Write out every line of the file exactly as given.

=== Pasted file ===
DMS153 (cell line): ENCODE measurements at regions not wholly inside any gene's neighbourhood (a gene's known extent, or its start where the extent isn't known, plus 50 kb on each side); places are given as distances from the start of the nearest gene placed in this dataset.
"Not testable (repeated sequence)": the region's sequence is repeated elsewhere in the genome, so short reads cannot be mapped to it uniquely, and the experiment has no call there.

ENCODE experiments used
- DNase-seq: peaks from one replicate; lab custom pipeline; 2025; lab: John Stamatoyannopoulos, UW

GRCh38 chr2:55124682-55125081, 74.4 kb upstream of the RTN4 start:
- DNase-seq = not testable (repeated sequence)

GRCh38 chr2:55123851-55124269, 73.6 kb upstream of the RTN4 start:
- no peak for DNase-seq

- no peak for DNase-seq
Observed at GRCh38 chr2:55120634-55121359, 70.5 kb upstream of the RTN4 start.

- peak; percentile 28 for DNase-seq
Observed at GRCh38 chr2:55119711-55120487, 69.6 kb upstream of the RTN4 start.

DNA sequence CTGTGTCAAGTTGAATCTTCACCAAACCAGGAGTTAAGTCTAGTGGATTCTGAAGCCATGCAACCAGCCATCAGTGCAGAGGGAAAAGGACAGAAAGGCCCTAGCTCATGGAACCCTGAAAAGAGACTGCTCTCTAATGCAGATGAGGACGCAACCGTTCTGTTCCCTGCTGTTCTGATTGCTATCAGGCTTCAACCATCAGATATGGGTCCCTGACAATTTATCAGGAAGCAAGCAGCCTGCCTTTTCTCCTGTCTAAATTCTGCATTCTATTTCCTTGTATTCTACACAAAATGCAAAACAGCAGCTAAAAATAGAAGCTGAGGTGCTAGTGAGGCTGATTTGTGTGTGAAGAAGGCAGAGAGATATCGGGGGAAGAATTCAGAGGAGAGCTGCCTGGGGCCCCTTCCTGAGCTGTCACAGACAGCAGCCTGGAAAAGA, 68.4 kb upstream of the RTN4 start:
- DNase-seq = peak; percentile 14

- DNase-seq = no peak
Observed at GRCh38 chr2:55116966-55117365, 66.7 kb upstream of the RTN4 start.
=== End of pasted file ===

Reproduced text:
DMS153 (cell line): ENCODE measurements at regions not wholly inside any gene's neighbourhood (a gene's known extent, or its start where the extent isn't known, plus 50 kb on each side); places are given as distances from the start of the nearest gene placed in this dataset.
"Not testable (repeated sequence)": the region's sequence is repeated elsewhere in the genome, so short reads cannot be mapped to it uniquely, and the experiment has no call there.

ENCODE experiments used
- DNase-seq: peaks from one replicate; lab custom pipeline; 2025; lab: John Stamatoyannopoulos, UW

GRCh38 chr2:55124682-55125081, 74.4 kb upstream of the RTN4 start:
- DNase-seq = not testable (repeated sequence)

GRCh38 chr2:55123851-55124269, 73.6 kb upstream of the RTN4 start:
- no peak for DNase-seq

- no peak for DNase-seq
Observed at GRCh38 chr2:55120634-55121359, 70.5 kb upstream of the RTN4 start.

- peak; percentile 28 for DNase-seq
Observed at GRCh38 chr2:55119711-55120487, 69.6 kb upstream of the RTN4 start.

DNA sequence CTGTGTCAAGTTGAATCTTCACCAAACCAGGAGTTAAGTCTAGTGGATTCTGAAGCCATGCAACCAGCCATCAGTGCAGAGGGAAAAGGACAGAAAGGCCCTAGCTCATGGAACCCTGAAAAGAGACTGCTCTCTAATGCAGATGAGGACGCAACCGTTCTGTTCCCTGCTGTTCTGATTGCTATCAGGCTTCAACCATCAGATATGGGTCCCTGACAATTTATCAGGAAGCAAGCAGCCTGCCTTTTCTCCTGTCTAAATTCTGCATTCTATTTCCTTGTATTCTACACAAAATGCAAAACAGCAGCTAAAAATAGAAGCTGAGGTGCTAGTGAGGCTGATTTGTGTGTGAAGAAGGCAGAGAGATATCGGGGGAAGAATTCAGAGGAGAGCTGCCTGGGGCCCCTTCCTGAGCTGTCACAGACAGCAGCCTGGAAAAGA, 68.4 kb upstream of the RTN4 start:
- DNase-seq = peak; percentile 14

- DNase-seq = no peak
Observed at GRCh38 chr2:55116966-55117365, 66.7 kb upstream of the RTN4 start.